Midway through Bob Clark’s Deathdream, Andy Brooks (Richard Backus) dons a pair of black leather gloves and sunglasses for an upcoming date. Andy displays a suave and calm demeanor that should be familiar to fans of Jean-Pierre Melville’s 1967 film Le Samouraï, which features Alain Delon as the ne plus ultra of psychotic cool; his haircut even recalls that of Steve McQueen in 1968’s Bullitt. However, Andy’s garb has a tactile purpose, concealing as it does his deteriorating skin, which will turn to dust without a replenishing supply of blood. Because of this, Clark’s genre film goes in the opposite direction of peddling cool, as Deathdream shows how a pair of designer shades can only momentarily shield the irreparable physical and psychological scars of war.
That Deathdream is a vehement anti-war statement can only be ascertained gradually, as Andy’s parents, Charles (John Marley) and Christine (Lynn Carlin), fall to pieces realizing that their son, who’s just returned from Vietnam, is somehow not the same man who left years ago. Clark and screenwriter Alan Ormsby create scenes that complicate a concrete sense of time and place, from the elliptical opening credits sequence depicting Andy’s death, to the logistics of his seemingly miraculous resurrection and arrival at the Brooks household. When Andy suddenly appears during the middle of the night, Charles has a pistol in tow, ready to shoot an intruder on sight. That Andy also died from a gunshot wound factors into the filmmakers’ darkly ironic sense of humor: Had Charles recognized immediately that this figure wasn’t actually his son, the law would paradoxically exonerate him for pulling the trigger.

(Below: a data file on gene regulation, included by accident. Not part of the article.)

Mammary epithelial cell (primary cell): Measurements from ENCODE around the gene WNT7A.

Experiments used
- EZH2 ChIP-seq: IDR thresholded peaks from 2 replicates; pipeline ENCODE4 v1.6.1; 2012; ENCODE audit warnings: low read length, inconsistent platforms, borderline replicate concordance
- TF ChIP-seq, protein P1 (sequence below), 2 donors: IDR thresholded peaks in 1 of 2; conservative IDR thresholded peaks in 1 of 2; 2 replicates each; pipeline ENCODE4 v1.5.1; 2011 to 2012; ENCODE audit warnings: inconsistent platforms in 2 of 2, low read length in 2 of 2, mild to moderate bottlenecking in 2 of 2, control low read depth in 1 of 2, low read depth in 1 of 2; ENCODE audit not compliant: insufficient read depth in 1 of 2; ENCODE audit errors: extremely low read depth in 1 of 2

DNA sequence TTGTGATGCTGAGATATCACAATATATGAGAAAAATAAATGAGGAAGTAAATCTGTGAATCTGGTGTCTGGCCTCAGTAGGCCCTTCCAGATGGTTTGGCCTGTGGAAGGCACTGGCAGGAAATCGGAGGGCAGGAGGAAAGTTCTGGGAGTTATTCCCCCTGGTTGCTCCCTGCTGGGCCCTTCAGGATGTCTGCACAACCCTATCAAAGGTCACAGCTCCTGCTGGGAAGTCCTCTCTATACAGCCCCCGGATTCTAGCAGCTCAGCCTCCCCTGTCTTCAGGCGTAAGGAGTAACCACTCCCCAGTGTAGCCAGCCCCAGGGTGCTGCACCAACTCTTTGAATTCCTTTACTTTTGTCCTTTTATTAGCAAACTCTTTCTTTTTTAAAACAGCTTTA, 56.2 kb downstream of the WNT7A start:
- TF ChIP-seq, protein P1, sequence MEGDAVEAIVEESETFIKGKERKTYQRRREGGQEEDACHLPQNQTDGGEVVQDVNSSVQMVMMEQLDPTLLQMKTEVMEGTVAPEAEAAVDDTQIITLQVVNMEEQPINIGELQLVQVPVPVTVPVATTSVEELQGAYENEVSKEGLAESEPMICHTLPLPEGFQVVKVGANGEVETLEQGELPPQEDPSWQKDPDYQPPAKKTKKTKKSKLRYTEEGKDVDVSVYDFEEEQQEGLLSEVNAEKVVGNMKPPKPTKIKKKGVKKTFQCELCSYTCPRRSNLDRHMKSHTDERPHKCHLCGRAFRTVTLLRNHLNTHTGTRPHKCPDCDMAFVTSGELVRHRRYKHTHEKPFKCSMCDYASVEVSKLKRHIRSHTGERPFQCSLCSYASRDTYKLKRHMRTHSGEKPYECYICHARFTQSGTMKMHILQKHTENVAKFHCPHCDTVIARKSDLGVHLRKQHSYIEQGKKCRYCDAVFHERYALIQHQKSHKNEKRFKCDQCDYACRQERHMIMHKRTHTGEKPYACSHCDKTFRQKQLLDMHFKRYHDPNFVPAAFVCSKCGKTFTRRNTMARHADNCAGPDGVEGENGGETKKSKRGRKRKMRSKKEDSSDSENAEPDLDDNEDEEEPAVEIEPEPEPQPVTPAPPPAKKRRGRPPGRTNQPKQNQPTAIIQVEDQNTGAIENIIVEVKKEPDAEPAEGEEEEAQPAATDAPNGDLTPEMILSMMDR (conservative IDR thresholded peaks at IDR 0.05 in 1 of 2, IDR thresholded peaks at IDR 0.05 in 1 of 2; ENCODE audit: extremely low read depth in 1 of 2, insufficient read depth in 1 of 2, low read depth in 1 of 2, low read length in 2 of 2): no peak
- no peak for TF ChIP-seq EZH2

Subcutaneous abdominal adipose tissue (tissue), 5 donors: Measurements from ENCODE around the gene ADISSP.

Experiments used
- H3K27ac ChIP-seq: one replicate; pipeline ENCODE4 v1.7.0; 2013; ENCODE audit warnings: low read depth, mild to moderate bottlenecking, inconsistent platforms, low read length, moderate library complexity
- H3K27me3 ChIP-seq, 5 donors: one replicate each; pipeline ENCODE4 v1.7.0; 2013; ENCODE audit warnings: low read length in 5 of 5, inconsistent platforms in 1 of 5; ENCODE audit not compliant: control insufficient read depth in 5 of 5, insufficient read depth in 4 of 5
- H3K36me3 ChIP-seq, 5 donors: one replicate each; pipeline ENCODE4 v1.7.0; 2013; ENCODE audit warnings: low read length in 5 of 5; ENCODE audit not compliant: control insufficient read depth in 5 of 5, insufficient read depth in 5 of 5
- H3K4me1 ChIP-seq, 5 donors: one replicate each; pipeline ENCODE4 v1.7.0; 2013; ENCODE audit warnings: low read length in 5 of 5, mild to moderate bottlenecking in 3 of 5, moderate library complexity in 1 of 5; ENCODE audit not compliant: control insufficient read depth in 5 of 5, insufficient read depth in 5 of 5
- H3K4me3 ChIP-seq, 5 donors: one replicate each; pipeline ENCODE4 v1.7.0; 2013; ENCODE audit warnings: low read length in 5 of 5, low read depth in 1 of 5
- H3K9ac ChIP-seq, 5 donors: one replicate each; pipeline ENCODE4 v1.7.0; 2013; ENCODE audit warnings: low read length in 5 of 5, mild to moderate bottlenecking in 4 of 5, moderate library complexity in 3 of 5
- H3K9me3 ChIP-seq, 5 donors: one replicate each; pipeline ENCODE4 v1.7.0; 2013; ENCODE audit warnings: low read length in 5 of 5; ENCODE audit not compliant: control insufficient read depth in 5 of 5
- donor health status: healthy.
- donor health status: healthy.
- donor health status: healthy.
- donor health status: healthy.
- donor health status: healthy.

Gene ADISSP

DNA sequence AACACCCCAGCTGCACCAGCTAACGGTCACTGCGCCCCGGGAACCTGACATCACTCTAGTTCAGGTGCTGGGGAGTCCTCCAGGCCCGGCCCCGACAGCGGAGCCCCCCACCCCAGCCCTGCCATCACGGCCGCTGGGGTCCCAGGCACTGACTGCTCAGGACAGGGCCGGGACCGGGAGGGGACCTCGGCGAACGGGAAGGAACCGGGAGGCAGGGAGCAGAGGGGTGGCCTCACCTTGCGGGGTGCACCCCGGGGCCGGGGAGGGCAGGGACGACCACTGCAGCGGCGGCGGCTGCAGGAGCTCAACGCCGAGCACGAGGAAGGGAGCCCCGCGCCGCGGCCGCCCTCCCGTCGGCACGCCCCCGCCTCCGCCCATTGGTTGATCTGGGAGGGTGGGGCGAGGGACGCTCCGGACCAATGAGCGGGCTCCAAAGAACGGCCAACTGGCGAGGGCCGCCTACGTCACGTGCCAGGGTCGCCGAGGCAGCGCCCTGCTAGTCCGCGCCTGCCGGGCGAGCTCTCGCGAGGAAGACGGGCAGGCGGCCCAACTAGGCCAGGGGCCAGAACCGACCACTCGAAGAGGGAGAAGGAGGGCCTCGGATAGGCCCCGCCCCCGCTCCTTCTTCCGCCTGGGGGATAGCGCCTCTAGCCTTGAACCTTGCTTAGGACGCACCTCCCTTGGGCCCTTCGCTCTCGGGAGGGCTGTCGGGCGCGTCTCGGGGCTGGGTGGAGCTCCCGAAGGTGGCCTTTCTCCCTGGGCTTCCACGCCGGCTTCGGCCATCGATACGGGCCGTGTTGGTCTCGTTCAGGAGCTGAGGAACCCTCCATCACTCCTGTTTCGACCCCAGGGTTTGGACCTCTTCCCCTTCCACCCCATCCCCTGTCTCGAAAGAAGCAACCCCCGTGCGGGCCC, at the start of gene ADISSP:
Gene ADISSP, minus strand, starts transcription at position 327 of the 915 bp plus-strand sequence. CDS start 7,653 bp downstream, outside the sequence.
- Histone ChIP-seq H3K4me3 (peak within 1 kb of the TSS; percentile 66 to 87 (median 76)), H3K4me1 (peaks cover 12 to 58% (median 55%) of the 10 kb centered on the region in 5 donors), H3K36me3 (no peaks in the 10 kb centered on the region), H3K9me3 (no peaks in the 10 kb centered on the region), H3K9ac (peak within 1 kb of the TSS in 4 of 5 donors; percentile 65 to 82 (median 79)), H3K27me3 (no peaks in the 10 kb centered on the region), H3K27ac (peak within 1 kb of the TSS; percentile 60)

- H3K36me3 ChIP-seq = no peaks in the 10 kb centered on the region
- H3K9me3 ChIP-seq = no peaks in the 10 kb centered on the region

In the film, violence thoroughly intertwines with American identity. When the neighborhood postman (Arthur Anderson) realizes that Andy has returned, he flops down in a lawn chair and begins waxing poetic about his days during World War II. Talk of war and sharing battle scars, especially as a source of pride, prevents anyone from immediately realizing Andy’s transformation into a non-human entity—one who’s more vampire than zombie. The distinction crucially enunciates Andy’s attempt to withhold his condition; he’s like Dracula, descending upon Carfax Abbey and its surrounding territories to bleed the innocent dry. Deathdream must be understood as a film likening the warmongering mindset of American life to pestilence, one that returns in cycles to decimate each new generation of idealistic young men.
Andy’s arrival particularly affects his mother, whose initially inexpressible joy at seeing her son in one piece subsequently morphs into a willingness to lie about her son’s condition and enable his murderous behavior. Clark shoots Christine as a particularly fragile woman, leaning on close-ups of her withered visage so as to home in on her desperate hope that her homestead might become normal once again. The family’s attempts at normalcy include a botched surprise by Andy’s sister, Cathy (Anya Ormsby), to reunite him with Joanne (Jane Daly), the girlfriend he left behind. It’s as if the Brooks family and their entire small town’s inability to conceive of a life beyond the past conjures this new Andy as a punisher of the repressed.